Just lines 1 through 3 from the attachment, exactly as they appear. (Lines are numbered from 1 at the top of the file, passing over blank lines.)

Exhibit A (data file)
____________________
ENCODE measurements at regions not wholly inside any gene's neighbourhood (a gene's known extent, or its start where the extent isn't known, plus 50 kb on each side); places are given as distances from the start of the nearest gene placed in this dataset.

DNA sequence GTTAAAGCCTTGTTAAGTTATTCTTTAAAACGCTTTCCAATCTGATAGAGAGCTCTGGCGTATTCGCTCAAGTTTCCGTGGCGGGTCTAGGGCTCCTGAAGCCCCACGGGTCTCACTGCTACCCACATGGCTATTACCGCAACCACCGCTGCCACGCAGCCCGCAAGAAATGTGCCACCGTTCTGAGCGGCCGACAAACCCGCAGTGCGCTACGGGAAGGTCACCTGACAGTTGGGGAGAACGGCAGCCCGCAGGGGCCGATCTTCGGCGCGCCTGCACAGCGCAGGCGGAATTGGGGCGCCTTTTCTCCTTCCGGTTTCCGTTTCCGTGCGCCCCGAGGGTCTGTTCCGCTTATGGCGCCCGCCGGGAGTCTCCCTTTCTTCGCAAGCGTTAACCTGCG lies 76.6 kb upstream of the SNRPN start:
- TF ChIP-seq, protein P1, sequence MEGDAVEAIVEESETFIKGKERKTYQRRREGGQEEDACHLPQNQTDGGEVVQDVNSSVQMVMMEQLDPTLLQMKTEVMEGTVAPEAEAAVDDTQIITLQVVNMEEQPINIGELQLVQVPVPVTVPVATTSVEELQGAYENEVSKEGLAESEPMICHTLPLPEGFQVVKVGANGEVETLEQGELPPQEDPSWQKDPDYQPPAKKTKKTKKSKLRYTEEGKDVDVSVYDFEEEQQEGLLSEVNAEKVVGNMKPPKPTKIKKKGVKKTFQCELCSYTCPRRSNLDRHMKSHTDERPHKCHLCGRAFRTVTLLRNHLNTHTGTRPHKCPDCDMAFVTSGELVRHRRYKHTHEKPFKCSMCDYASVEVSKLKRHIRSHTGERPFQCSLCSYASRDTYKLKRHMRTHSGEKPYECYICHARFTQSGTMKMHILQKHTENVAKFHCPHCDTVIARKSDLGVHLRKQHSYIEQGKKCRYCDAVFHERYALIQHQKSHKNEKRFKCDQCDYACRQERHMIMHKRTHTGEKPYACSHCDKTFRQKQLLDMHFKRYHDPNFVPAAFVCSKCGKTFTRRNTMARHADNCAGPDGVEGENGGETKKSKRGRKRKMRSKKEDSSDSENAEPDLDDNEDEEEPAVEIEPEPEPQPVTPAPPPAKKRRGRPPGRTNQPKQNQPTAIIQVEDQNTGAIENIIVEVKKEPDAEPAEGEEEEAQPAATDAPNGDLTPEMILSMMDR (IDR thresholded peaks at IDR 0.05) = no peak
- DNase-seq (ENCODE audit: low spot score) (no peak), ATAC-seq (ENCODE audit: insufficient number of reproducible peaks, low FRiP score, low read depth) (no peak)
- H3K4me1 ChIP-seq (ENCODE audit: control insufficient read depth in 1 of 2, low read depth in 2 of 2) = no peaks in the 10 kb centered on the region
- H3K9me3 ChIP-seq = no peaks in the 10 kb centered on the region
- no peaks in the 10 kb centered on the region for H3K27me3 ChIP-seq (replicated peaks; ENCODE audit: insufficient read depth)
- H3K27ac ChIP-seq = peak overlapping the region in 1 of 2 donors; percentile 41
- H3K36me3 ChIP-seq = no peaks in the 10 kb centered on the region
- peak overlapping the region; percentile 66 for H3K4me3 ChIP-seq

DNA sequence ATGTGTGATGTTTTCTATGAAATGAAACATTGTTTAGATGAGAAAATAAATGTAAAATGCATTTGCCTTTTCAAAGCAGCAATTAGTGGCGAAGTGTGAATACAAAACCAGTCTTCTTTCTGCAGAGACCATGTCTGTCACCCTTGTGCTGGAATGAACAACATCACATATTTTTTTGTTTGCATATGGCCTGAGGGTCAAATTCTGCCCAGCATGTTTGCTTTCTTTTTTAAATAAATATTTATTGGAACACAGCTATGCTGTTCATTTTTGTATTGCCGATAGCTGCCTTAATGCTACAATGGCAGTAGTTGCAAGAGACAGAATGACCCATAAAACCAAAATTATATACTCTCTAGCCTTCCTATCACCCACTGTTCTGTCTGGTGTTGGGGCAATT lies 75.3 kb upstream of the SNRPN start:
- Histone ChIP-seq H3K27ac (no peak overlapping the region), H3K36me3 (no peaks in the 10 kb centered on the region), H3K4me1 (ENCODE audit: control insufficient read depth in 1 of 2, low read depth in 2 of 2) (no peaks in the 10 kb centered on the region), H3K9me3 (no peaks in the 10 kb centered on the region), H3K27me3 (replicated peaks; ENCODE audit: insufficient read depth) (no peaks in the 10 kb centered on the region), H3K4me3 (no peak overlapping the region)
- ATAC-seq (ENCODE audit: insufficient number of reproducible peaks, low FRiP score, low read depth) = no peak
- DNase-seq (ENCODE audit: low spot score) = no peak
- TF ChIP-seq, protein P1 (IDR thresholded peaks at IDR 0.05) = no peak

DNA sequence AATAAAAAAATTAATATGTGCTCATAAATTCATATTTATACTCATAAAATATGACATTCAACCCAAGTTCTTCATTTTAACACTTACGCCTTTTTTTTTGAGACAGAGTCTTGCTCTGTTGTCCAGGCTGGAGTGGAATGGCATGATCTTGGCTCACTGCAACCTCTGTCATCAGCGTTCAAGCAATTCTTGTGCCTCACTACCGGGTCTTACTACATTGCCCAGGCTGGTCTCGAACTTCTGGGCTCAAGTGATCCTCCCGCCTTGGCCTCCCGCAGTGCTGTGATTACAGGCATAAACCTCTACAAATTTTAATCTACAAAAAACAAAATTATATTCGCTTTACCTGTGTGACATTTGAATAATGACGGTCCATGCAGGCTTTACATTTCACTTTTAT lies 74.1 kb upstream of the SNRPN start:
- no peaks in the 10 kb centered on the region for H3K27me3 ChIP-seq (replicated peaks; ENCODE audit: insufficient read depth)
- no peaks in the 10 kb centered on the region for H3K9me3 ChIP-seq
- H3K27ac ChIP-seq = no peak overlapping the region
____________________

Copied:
ENCODE measurements at regions not wholly inside any gene's neighbourhood (a gene's known extent, or its start where the extent isn't known, plus 50 kb on each side); places are given as distances from the start of the nearest gene placed in this dataset.

DNA sequence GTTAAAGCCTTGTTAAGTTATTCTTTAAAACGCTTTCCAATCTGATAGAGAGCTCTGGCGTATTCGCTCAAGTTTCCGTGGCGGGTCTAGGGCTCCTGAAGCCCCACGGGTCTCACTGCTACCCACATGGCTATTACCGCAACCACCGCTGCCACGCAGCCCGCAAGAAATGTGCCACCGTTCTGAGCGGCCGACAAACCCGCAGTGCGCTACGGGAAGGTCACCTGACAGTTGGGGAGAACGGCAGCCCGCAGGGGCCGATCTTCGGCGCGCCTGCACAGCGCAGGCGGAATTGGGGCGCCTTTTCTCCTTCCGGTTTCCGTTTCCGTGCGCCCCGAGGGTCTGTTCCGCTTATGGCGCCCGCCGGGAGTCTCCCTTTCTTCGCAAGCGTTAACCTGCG lies 76.6 kb upstream of the SNRPN start:
- TF ChIP-seq, protein P1, sequence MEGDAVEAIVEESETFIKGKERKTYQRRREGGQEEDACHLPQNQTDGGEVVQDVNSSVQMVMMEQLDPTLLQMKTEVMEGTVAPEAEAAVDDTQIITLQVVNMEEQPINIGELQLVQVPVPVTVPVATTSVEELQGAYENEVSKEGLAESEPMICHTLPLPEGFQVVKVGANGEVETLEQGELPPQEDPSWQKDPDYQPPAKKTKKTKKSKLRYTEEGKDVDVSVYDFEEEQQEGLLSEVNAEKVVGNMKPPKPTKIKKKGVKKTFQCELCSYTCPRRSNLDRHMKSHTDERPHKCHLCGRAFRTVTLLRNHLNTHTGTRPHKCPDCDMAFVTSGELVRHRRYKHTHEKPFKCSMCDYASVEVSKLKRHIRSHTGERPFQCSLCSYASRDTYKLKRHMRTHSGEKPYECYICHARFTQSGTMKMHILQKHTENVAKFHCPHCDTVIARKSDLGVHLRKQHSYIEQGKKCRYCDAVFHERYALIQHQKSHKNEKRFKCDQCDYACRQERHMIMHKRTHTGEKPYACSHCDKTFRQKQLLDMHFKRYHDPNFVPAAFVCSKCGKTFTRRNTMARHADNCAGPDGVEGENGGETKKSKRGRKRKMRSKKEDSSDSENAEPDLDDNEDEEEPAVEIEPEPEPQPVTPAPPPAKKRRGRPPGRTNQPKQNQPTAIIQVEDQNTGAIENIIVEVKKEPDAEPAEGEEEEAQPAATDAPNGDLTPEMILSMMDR (IDR thresholded peaks at IDR 0.05) = no peak